Preferably, in order to increase the efficacy of the heat transfer, the EHD heat transfer system includes a feedback control unit which is positioned between the heat exchange surface and the encapsulated electrode and is coupled to the power supply. The feedback control unit includes a sensor for determining when the electric field between the heat exchange surface and the encapsulated electrode approaches zero and cyclically switches the power supply either to change the polarity of the pulse supplied to the encapsulated electrode (in the case of bi-directional pulses mode of operation), or controls the power supply to generate single polarity pulses.
Such a feedback control unit may include a current sensor coupled to the ground electrode of the heat transfer surface, or alternatively, electrical field sensor positioned between the heat transfer surface and the encapsulated electrode.
In addition to encapsulating the electrode, the entire high voltage source may be encapsulated to prevent the leakage from the power supply. This is particularly useful in application of the EHD technique using flammable working fluids. Such also overcomes possible water and short circuiting condensation between electrodes and inside a power source in frost reduction applications of the EHD technique.
If the working fluid of the EHD heat or mass transfer system of the present invention is flammable, all electrical connections in such system have to be sealed and the voltage lowered as much as possible. For this application, the system of the present invention takes advantage of the location of the encapsulated high voltage power source inside the system (immersed into the working media) and use of low voltage power input external from the system (sealed from the working media).
When the encapsulated electrode is in contact with electrically conductive working fluids, electric charges accumulate on the surface of the insulation and may suppress the generated electric field. Additionally, the accumulation of condensed water on the surface of the encapsulated electrode is possible in the system adapted for air applications including frost reduction. Similar to the accumulation of the electrical charges on the surface of the insulation, the accumulation of the condensed water on the encapsulated electrode surface may completely block the electric field between the heat transfer surface and the encapsulated electrode. In order to prevent such an accumulation, in the system of the present invention, the encapsulated electrode is coated either with a water repellant composition, or heated to a few degrees higher than the dew point temperature to prevent water condensation on the surface of the encapsulated electrode, which decreases or completely eliminates collection of surface charge on the insulation which otherwise would decrease the electrical field between the heat exchange surface and the encapsulated electrode.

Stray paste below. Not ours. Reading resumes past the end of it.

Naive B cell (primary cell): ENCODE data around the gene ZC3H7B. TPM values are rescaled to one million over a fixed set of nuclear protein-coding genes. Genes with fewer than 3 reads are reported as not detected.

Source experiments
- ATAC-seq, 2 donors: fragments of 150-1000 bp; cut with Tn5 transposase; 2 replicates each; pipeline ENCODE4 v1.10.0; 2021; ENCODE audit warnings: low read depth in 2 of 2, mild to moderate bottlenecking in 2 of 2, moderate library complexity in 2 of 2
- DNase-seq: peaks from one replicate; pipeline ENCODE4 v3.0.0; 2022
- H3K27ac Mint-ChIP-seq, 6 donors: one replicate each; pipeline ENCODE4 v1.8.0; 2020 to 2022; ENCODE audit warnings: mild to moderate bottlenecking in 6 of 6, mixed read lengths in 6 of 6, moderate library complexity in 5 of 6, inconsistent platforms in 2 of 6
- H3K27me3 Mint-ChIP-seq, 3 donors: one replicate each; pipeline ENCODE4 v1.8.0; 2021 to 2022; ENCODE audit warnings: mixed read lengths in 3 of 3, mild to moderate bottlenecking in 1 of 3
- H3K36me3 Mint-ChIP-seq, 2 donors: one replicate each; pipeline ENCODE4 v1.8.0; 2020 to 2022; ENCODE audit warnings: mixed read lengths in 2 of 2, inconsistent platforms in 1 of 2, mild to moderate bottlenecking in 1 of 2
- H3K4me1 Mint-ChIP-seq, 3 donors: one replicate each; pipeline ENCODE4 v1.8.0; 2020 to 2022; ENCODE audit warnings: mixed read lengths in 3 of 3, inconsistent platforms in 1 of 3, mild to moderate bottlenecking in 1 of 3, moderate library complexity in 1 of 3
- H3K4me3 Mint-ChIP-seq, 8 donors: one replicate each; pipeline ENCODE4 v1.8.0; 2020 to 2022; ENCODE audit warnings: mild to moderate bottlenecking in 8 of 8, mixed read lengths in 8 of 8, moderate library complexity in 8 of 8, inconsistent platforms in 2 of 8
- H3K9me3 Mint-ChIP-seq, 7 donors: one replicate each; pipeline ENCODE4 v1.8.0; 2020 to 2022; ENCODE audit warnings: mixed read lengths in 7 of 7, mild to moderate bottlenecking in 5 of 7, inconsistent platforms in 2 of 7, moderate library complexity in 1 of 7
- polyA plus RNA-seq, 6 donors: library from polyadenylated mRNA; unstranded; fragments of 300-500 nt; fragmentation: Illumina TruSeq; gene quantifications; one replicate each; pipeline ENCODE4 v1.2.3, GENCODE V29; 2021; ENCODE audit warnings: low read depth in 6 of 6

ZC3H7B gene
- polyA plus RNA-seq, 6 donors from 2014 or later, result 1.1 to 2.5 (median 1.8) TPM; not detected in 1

The present invention also depicts a method for electrohydrodynamic (EHD) enhanced heat transfer which includes the steps of:
The encapsulated electrode can be energized either by pulses of a single polarity in on/off mode of operation, or by bi-directional pulses intermittently.
The method may further include the steps of insulating the high voltage supply and the electrode as a whole in the insulating material and immersing the whole encapsulated structure power supply/electrode into the working media. A low voltage input of the power supply is left outside of the system.
In order to prevent accumulation of unwanted charge on the surface of the encapsulated electrode due to fluid condensation, the encapsulated electrode either is covered with a water or other repellant working fluids or is heated several degrees above the dew point temperature of the air in the EHD system.
These and other novel features and advantages of this invention will be fully understood from the following detailed description of the accompanying Drawings.